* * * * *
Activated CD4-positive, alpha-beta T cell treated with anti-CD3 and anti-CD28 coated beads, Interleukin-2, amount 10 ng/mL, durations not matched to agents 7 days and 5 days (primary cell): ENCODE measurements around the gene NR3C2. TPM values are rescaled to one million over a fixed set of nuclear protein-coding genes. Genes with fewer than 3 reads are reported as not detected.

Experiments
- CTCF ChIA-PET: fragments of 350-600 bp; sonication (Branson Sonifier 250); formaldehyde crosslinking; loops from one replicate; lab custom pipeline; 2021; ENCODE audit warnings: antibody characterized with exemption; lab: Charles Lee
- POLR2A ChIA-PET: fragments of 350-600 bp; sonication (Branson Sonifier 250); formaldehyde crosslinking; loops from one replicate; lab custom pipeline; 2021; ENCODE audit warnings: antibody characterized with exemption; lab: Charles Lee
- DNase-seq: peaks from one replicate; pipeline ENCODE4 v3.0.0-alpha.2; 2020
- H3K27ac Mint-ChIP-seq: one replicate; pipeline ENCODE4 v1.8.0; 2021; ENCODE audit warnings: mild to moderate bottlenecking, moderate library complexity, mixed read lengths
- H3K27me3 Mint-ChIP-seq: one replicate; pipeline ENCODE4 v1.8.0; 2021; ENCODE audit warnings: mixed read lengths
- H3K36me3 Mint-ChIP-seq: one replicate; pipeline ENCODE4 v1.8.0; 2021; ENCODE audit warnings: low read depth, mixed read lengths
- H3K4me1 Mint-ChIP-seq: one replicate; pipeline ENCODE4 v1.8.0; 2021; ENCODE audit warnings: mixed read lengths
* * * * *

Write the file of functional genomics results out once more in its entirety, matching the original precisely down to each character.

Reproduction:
Activated CD4-positive, alpha-beta T cell treated with anti-CD3 and anti-CD28 coated beads, Interleukin-2, amount 10 ng/mL, durations not matched to agents 7 days and 5 days (primary cell): ENCODE measurements around the gene NR3C2. TPM values are rescaled to one million over a fixed set of nuclear protein-coding genes. Genes with fewer than 3 reads are reported as not detected.

Experiments
- CTCF ChIA-PET: fragments of 350-600 bp; sonication (Branson Sonifier 250); formaldehyde crosslinking; loops from one replicate; lab custom pipeline; 2021; ENCODE audit warnings: antibody characterized with exemption; lab: Charles Lee
- POLR2A ChIA-PET: fragments of 350-600 bp; sonication (Branson Sonifier 250); formaldehyde crosslinking; loops from one replicate; lab custom pipeline; 2021; ENCODE audit warnings: antibody characterized with exemption; lab: Charles Lee
- DNase-seq: peaks from one replicate; pipeline ENCODE4 v3.0.0-alpha.2; 2020
- H3K27ac Mint-ChIP-seq: one replicate; pipeline ENCODE4 v1.8.0; 2021; ENCODE audit warnings: mild to moderate bottlenecking, moderate library complexity, mixed read lengths
- H3K27me3 Mint-ChIP-seq: one replicate; pipeline ENCODE4 v1.8.0; 2021; ENCODE audit warnings: mixed read lengths
- H3K36me3 Mint-ChIP-seq: one replicate; pipeline ENCODE4 v1.8.0; 2021; ENCODE audit warnings: low read depth, mixed read lengths
- H3K4me1 Mint-ChIP-seq: one replicate; pipeline ENCODE4 v1.8.0; 2021; ENCODE audit warnings: mixed read lengths